Rossland Curling Society Celebrates 125th Anniversary
The Rossland Curling Society marked a historic milestone with the celebration of its 125th anniversary during the recent Heritage Bonspiel. The event showcased the rich legacy of curling in Rossland, honoring the dedicated individuals who have contributed to the sport’s enduring success.
The Heritage Bonspiel was a resounding success, bringing together 24 teams from Rossland and the surrounding areas. The festivities kicked off with a memorable Friday night ceremony, where the renowned Rossland Cup (dating back to 1898) was carried to the ice by two RCMP officers and a bag-piper. The cup was then officially inaugurated with a ceremonial first rock thrown by Jim Albo, a longstanding volunteer and representative of three generations involved in Rossland Curling. The night continued with the captivating tunes of the Golden City Fiddlers, setting the stage for an unforgettable weekend.
Saturday night saw the celebration move to the historic Miners Hall in Rossland, where a banquet dinner and dance unfolded. The Boomtown Garter Girls provided lively dinner entertainment, followed by spirited dancing to the tunes of the River Rockers band. With 150 guests in attendance, the evening was a testament to the community’s enthusiasm for both curling and celebration.
The festivities extended into Sunday with a community open house, inviting locals to explore the newly renovated lounge, delve into historical displays, and witness the gripping finals of the bonspiel.
125 Years of Dedication
The 125th Anniversary celebration served as a tribute to the generations of curlers and volunteers who have sustained curling in Rossland. Over the years, the curling community estimates that more than a million rocks have been thrown and over 30,000 miles of sweeping accomplished—a testament to the enduring passion for the sport.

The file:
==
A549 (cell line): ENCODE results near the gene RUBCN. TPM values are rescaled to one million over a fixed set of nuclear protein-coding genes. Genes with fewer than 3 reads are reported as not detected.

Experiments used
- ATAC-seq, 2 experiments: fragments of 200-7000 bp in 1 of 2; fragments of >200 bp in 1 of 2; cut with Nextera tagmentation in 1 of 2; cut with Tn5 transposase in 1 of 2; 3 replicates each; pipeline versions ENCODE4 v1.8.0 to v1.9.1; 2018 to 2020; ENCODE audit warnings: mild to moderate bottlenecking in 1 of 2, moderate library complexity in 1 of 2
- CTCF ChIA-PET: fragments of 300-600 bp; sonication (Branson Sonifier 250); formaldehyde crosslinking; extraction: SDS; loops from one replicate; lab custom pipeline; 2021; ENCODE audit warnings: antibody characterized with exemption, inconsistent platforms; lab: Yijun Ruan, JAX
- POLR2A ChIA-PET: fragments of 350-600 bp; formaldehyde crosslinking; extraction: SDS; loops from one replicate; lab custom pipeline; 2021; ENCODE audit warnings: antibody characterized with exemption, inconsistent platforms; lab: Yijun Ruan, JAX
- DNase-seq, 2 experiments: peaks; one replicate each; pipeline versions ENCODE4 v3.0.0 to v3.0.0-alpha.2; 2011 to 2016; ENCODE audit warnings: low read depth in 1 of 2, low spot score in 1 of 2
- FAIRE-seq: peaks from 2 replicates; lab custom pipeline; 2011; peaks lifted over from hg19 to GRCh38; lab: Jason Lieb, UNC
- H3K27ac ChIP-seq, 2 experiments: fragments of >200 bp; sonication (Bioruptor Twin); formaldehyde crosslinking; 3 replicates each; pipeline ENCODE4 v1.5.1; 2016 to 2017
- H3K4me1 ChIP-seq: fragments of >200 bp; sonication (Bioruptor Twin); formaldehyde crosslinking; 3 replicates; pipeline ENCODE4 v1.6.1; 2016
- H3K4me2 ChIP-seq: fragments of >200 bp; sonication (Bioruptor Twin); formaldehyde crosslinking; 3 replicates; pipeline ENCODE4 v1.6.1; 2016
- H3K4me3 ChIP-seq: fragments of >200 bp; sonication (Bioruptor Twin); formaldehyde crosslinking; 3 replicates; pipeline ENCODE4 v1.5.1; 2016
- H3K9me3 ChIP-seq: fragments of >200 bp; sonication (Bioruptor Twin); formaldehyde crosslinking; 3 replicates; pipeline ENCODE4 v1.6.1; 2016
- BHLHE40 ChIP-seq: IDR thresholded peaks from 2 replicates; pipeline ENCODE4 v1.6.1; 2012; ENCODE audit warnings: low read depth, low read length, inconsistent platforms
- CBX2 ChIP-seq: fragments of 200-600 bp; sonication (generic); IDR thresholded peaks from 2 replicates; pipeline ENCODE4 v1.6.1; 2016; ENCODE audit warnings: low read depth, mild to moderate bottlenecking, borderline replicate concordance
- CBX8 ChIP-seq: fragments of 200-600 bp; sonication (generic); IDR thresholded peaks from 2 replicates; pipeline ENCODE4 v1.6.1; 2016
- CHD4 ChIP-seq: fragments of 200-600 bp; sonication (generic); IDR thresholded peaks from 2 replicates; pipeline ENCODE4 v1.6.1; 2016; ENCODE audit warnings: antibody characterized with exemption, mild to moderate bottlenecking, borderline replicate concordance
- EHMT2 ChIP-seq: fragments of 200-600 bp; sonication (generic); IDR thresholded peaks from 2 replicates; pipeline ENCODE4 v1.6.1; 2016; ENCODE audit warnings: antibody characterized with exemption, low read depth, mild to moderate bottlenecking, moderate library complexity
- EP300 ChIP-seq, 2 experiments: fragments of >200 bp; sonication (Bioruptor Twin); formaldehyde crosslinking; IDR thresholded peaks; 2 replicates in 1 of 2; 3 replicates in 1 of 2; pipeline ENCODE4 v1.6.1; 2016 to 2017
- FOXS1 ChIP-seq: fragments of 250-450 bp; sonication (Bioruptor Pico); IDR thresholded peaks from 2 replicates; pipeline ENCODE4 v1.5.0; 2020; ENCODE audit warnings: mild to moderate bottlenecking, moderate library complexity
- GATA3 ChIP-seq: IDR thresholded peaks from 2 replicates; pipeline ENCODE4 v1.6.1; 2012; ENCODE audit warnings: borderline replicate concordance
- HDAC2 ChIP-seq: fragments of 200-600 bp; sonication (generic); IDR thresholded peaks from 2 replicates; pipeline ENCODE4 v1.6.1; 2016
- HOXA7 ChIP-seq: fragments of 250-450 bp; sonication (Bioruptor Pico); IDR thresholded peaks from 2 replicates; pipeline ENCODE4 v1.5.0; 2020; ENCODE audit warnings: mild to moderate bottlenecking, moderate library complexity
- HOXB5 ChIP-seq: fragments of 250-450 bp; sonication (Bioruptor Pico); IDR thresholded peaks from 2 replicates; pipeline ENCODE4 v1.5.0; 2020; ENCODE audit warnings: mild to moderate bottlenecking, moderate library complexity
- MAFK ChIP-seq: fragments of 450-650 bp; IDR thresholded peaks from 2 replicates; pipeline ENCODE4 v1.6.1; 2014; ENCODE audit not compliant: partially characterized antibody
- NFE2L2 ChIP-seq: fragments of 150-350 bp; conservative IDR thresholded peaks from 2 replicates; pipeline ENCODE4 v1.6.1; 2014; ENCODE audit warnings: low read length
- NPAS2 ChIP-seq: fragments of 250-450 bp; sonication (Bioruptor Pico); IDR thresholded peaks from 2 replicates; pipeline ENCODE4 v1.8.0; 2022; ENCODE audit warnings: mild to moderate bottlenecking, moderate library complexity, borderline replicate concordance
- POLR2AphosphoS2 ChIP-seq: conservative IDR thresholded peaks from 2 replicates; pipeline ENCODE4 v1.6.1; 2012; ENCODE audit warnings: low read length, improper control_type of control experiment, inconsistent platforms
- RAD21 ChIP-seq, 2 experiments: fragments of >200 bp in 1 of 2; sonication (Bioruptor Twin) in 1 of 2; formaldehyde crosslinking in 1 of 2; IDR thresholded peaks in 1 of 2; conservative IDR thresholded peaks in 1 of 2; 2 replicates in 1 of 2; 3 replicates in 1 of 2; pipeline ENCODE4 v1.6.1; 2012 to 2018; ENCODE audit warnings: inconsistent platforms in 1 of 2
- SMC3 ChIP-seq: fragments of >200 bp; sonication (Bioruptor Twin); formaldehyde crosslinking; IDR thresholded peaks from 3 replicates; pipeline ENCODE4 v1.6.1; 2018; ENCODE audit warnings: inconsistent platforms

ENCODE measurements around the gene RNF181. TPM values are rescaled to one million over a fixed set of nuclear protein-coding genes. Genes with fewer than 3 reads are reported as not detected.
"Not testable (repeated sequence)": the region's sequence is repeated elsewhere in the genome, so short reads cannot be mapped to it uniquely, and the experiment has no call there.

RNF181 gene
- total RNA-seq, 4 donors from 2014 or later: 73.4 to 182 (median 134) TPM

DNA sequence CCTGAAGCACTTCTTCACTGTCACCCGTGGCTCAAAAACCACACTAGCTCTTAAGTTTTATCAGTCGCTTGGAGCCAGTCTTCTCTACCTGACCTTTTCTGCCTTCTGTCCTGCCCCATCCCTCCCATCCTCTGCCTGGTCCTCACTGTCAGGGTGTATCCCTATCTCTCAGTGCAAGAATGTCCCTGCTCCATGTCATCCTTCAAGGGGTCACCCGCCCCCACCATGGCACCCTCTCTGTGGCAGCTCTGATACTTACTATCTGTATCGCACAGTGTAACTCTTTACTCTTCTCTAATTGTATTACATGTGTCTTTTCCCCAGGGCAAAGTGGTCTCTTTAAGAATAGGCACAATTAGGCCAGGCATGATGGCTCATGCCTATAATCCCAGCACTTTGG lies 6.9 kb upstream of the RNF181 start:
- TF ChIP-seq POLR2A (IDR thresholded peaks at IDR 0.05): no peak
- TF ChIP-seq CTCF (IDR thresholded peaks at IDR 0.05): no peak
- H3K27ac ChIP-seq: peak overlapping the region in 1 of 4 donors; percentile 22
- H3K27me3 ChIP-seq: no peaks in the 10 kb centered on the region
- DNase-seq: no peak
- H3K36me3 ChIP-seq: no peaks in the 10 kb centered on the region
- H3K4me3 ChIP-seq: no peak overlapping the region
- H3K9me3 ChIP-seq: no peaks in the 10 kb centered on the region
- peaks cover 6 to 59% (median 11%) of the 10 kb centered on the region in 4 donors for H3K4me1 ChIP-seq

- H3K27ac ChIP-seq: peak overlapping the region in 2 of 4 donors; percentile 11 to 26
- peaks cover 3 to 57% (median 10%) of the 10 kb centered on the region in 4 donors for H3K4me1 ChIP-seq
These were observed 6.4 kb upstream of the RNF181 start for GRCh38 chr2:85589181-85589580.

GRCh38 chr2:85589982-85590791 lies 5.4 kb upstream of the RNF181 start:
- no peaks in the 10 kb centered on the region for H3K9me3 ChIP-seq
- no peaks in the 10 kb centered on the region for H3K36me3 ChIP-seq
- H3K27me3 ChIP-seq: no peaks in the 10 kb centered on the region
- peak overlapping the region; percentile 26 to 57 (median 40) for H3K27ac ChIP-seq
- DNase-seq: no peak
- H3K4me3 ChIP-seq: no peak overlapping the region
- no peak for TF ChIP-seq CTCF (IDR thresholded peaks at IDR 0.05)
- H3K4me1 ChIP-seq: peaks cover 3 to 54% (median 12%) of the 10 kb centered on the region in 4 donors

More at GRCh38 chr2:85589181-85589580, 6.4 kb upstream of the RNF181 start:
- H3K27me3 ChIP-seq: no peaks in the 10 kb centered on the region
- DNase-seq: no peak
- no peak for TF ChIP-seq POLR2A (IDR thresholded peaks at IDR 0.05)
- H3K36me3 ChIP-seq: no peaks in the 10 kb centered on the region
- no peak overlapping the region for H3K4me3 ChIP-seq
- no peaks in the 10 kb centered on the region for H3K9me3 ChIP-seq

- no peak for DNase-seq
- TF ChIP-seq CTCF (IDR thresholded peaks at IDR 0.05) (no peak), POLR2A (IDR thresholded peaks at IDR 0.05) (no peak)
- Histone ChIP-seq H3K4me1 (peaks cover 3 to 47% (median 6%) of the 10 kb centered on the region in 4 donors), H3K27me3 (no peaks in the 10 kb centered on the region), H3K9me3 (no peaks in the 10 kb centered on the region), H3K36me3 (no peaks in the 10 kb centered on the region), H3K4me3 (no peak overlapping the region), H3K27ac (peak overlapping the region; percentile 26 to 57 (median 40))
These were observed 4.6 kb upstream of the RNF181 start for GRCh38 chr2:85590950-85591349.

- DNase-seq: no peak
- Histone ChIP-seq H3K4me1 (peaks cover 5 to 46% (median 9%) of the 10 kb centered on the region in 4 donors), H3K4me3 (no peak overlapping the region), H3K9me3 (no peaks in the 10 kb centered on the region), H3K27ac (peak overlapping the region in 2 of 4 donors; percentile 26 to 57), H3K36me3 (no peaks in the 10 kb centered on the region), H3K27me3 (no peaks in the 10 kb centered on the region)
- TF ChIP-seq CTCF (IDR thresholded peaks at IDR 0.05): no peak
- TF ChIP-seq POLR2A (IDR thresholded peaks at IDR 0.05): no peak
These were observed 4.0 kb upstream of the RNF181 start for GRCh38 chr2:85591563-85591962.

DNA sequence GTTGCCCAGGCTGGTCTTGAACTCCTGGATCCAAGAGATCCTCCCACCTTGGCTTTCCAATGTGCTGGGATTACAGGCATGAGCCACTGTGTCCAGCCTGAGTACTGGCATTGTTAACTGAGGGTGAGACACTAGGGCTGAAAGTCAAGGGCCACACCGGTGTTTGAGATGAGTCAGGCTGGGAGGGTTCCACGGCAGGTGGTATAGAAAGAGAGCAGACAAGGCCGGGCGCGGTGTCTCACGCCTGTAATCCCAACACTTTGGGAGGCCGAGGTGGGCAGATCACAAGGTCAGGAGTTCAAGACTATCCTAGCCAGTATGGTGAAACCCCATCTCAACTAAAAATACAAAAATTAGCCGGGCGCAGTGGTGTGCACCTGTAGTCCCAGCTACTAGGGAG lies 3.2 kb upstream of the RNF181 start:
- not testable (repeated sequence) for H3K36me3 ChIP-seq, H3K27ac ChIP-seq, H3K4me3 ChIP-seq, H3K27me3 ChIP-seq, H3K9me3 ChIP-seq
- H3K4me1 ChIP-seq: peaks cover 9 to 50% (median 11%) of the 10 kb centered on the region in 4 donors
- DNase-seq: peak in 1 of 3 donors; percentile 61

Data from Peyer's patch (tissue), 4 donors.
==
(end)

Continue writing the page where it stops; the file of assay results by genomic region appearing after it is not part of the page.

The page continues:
Volunteerism has been a cornerstone of the society’s success, reaching unprecedented levels in recent times. The extensive summer renovations, predominantly driven by volunteers, have transformed the facility into a hub of warmth and pride, providing a solid foundation for the next 125 years.
Rossland Curling has weathered numerous challenges throughout its history, including the loss of an earlier rink, a hiatus during the volunteer construction of the current facility in the 1950s, and the recent pandemic. The club’s survival through these trials can be attributed to dedicated volunteers and prudent financial management, ensuring a strong financial position even in the absence of grants and community funding.
As Rossland Curling looks to the future, the main goal is to sustain the momentum built over the past two seasons. Plans include incorporating more paid work to support volunteers and continuing the modernization of governance, policies, and operations. With a solid financial foundation, the society is poised to navigate the next 125 years with the same passion and resilience that has defined its storied history.
Information and photos provided by:
Vice President, Rossland Curling Society